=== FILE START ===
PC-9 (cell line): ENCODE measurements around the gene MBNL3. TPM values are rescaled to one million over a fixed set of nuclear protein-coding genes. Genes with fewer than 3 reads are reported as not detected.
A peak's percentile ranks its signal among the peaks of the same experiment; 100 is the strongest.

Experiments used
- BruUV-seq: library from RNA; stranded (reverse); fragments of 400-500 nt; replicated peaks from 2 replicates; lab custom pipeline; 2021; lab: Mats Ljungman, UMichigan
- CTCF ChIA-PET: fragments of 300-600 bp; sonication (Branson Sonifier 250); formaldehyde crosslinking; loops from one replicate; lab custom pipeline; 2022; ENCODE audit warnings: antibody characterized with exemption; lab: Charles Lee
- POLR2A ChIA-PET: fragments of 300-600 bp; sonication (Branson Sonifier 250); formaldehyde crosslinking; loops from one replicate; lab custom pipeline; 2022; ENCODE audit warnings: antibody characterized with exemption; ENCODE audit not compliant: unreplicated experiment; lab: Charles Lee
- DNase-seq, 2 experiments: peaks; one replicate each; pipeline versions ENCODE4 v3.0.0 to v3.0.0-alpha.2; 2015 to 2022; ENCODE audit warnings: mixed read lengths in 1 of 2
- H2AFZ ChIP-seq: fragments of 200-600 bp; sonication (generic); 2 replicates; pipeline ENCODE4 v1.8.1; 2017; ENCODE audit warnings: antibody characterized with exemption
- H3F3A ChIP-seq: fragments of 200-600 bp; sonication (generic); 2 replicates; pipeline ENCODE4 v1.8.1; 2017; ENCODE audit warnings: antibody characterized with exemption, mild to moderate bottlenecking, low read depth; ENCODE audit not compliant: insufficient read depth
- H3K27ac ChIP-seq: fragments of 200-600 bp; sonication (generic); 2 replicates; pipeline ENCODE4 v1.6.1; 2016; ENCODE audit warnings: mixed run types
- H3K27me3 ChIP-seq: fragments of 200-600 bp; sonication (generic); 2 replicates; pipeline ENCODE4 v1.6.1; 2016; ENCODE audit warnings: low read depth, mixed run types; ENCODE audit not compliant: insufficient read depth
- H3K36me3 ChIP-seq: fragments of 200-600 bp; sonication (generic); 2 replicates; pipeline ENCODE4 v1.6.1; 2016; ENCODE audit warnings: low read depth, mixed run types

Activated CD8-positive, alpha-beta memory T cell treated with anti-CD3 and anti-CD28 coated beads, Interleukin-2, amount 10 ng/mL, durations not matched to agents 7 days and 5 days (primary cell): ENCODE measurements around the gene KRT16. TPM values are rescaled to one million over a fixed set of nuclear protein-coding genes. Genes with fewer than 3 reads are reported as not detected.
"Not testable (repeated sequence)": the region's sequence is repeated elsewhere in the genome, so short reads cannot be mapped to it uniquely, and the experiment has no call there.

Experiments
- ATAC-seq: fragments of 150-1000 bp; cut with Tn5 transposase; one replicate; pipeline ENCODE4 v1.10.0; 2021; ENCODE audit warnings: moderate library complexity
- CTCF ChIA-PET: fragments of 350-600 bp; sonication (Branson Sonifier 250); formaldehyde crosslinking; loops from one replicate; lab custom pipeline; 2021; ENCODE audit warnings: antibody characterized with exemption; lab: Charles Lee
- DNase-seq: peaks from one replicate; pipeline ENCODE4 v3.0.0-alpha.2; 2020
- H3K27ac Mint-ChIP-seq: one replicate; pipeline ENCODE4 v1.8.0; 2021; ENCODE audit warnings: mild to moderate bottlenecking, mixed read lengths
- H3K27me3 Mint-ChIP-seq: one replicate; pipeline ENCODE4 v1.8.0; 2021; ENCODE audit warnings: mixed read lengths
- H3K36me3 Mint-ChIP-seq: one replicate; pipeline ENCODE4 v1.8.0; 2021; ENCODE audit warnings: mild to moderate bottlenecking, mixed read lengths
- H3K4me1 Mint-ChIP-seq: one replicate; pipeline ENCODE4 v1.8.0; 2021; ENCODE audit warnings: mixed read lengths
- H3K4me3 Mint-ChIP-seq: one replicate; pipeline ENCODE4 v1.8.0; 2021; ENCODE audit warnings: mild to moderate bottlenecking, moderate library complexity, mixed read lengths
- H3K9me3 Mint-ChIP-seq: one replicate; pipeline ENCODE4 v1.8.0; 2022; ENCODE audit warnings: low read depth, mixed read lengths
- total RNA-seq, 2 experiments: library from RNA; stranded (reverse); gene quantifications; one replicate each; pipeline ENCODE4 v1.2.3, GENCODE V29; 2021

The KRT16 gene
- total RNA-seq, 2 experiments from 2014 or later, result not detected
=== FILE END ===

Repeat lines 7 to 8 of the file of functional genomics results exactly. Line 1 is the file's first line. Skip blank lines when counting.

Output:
- DNase-seq, 2 experiments: peaks; one replicate each; pipeline versions ENCODE4 v3.0.0 to v3.0.0-alpha.2; 2015 to 2022; ENCODE audit warnings: mixed read lengths in 1 of 2
- H2AFZ ChIP-seq: fragments of 200-600 bp; sonication (generic); 2 replicates; pipeline ENCODE4 v1.8.1; 2017; ENCODE audit warnings: antibody characterized with exemption